Joe W. Bowers Jr. | California Black Media
In January when Governor Newsom briefed Californians on his 2020-21 Budget, he said the state’s investment in K-12 education was making progress, “it is stubborn and slow.”
“Where we are not seeing progress is for African Americans.” African American students score below the state standard in English language and math tests.
According to Newsom, “It seems self-evident that we should focus and concentrate our efforts in those areas in order to address … the substance of the vexing issue as it relates to academic achievement for our African American students.”
To close the Black student achievement gap Newsom talked about plans to build a diverse teaching workforce of stable, prepared, professional teachers—including more teachers that look like their students. “That’s incredibly important as related particularly to African American achievement.”
He announced $900.1 million was being proposed to be invested in workforce investment grants, professional development grants for existing teachers, and teacher recruitment strategies.
$300 million was being allocated for “opportunity” grants to close the academic achievement gap in the lowest-performing districts. $300 million was being proposed to expand community schools to address students physical and mental health needs by establishing public private partnerships with community services.
But, a few weeks after his budget briefing, the Department of Finance released the “omnibus education trailer bill” detailing Newsom’s education funding proposals and there was no specific funding designated to help African American students or any reference to sourcing more African American teachers.
Last week, the Legislature began its review of the education budget. In advance of the hearings the Legislative Analyst’s Office (LAO) issued a report assessing the governor’s proposals for K-12 education.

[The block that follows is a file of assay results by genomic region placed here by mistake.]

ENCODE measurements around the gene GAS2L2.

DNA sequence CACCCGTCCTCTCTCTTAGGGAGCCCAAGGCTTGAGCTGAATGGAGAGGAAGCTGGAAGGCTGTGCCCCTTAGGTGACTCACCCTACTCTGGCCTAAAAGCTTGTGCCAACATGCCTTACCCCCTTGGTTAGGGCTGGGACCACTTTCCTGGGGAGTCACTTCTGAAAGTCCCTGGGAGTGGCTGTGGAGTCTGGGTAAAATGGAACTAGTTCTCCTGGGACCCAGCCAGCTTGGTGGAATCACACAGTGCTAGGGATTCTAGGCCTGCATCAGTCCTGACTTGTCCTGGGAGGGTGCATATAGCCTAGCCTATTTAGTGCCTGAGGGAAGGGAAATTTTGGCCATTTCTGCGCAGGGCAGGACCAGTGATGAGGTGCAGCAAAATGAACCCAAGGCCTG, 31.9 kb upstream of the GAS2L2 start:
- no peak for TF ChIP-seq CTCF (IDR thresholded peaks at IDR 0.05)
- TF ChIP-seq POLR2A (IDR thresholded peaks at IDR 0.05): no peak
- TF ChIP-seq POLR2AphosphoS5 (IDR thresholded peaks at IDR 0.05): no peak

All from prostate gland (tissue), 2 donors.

Assemblymember Shirley Weber (D-San Diego) holds up reports to show new data that support the negative impacts of Proposition 209. Assemblymember Reggie Jones Sawyer (D-Los Angeles) Assemblymember Mike Gipson (D- Carson) Assemblymember Miguel Santiago (Los Angeles), Senator Steve Bradford (D-Gardena ) and Malia Cohen, (Board of Equalization District 2) stand in support.(Photo courtesy CBM Staff)
LAO found that although the budget proposes funds to address longstanding challenges in K-12 education, many of the initiatives fail to align with the state’s existing efforts to address achievement gaps and enhance the education workforce. Also, the proposals provided little detail about how the funds would be spent, making it difficult for them to assess how effective they might be.
Consequently, LAO recommended that the Legislature reject most of the governor’s proposals and use the $1 billion in freed up funding to provide fiscal relief to school districts. They proposed that the funds be used for additional payments toward districts’ unfunded pension liabilities.
The fact is LAO shouldn’t be faulted for their recommendations, because “God is in the details” and Newsom’s education budget proposals failed to provide them. You don’t have to be a genius to conclude that if the governor wants to help African American students close the achievement gap then his budget proposal should state it directly.
Hearings held by the Assembly Budget Subcommittee No. 2 on Education Finance chaired by Assemblymember Kevin McCarty (D- Sacramento) on March 4 and Senate Budget and Fiscal Review Subcommittee No. 1 on Education Finance chaired by Senator Richard Roth (D-Riverside) on March 5 didn’t explore how Newsom’s proposals could be amended to address LAO’s concerns and achieve the governor’s objectives.